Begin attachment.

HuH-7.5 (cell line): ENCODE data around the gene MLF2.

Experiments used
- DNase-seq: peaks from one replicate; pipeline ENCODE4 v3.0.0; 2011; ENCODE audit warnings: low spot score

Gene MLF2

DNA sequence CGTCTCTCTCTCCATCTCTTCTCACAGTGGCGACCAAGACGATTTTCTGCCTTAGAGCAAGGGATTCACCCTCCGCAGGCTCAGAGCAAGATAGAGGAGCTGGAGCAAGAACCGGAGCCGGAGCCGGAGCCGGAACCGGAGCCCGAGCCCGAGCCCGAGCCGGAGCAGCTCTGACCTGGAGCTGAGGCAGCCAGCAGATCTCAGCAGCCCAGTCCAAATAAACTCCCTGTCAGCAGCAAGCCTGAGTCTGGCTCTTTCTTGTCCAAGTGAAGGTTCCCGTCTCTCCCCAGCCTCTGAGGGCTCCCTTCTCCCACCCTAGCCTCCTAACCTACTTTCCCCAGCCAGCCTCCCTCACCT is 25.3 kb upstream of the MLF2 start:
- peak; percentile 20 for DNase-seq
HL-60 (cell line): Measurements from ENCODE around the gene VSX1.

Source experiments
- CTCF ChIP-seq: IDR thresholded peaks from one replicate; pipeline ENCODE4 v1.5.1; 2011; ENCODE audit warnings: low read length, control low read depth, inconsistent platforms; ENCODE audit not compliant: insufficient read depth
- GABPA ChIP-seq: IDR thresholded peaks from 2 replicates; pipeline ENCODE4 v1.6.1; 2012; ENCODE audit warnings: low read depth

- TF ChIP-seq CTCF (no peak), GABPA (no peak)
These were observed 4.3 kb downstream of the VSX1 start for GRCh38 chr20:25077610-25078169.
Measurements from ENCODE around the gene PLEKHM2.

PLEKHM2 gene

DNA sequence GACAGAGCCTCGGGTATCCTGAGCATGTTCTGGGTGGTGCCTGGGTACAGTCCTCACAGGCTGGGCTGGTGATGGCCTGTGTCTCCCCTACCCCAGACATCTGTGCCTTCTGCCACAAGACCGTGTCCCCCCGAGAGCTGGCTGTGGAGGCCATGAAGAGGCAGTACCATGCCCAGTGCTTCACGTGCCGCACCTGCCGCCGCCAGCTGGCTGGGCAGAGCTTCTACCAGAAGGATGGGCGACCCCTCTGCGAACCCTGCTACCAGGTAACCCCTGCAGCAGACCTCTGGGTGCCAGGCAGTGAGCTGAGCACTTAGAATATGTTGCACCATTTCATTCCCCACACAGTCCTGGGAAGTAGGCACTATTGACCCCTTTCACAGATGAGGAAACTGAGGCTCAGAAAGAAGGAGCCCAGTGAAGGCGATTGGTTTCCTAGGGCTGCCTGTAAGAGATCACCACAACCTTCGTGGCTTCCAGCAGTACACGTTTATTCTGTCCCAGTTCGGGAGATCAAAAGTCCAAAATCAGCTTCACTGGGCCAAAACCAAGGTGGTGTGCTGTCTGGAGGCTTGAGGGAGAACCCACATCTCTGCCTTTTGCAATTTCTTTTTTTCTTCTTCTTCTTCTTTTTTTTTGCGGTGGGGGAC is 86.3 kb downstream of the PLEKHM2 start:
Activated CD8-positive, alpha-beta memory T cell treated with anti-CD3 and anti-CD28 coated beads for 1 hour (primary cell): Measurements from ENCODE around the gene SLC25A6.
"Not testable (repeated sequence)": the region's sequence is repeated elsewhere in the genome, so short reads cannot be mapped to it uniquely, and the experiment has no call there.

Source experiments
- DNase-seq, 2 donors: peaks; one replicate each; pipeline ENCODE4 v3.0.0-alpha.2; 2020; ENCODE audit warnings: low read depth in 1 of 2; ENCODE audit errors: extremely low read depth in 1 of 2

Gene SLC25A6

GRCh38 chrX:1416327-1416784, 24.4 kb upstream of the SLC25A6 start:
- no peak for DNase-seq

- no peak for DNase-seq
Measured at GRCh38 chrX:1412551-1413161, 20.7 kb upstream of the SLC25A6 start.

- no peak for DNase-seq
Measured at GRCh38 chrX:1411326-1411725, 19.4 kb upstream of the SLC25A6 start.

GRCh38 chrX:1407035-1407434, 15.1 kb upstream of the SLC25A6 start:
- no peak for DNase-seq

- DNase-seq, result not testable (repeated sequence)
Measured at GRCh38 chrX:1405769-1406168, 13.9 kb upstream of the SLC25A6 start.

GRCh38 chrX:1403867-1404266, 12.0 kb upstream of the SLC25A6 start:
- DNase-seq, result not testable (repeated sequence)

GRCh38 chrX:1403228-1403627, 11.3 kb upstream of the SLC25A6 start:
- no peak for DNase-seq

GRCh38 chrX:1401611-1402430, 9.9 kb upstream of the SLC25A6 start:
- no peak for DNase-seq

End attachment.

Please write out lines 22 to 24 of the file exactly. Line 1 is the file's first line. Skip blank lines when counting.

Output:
- no peak for DNase-seq

- no peak for DNase-seq
Measured at GRCh38 chrX:1412551-1413161, 20.7 kb upstream of the SLC25A6 start.